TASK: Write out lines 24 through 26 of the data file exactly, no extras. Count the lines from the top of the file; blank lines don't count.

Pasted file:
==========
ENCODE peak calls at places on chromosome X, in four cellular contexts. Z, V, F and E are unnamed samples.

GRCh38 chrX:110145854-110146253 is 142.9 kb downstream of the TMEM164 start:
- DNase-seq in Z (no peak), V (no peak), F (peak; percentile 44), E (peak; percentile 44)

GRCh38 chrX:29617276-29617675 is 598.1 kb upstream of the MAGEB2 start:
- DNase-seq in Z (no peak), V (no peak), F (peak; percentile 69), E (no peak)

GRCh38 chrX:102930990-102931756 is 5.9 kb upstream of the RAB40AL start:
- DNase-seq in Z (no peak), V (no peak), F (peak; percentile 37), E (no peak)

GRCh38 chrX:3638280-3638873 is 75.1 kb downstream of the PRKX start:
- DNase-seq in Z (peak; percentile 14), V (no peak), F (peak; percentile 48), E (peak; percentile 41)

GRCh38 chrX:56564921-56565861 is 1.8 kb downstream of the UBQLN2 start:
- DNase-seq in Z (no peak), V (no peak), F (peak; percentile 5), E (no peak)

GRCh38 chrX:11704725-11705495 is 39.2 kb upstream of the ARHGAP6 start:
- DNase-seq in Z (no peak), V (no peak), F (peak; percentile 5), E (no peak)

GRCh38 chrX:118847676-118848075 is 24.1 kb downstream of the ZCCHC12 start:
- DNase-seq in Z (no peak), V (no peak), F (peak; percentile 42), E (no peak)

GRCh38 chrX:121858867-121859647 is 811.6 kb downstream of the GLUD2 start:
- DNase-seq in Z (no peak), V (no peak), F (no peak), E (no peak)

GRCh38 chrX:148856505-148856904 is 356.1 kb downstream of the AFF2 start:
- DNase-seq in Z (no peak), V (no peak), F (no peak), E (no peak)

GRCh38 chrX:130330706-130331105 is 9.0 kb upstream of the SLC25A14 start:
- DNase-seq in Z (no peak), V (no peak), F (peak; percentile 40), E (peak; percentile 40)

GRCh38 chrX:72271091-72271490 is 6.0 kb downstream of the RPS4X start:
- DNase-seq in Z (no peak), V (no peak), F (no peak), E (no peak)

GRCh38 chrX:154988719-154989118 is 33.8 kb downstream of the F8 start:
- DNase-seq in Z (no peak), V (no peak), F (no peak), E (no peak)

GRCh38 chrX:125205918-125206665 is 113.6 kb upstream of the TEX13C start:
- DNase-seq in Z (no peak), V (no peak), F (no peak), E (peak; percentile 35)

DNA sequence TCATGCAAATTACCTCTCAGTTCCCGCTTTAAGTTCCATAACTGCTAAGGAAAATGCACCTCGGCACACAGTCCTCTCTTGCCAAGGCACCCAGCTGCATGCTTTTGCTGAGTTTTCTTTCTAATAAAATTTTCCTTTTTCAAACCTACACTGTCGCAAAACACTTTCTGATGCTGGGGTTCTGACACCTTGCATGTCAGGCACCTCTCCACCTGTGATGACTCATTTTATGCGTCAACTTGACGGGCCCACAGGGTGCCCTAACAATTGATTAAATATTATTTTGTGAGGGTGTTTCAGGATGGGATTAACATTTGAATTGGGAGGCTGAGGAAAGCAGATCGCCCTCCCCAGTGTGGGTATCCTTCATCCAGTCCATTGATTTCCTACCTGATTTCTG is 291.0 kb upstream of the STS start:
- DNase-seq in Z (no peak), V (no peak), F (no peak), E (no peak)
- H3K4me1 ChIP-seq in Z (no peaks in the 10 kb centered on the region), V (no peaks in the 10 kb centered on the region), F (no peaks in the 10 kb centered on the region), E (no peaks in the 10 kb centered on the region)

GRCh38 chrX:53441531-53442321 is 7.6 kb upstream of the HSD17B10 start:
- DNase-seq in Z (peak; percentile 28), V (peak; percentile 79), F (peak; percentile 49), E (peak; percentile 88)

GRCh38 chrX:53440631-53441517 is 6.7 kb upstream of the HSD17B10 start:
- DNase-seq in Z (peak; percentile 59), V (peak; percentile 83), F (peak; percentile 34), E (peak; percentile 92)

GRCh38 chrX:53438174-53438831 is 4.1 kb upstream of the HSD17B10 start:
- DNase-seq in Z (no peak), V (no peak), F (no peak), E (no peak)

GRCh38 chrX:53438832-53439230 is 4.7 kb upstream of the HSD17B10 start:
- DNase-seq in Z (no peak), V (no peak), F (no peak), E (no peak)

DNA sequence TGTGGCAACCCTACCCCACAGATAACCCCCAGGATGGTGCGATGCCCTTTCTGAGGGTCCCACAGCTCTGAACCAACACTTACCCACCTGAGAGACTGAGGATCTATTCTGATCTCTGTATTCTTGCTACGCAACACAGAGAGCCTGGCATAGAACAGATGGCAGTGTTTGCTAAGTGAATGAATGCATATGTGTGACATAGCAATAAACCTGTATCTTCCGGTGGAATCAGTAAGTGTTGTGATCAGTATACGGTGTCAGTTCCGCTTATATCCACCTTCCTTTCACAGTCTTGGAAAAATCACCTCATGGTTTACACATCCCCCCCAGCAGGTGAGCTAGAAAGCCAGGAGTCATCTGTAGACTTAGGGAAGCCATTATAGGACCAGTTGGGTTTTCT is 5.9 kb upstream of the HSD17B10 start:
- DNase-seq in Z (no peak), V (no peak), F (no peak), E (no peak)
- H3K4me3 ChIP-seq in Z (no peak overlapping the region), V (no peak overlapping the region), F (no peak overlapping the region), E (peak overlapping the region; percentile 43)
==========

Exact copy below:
GRCh38 chrX:154988719-154989118 is 33.8 kb downstream of the F8 start:
- DNase-seq in Z (no peak), V (no peak), F (no peak), E (no peak)

GRCh38 chrX:125205918-125206665 is 113.6 kb upstream of the TEX13C start: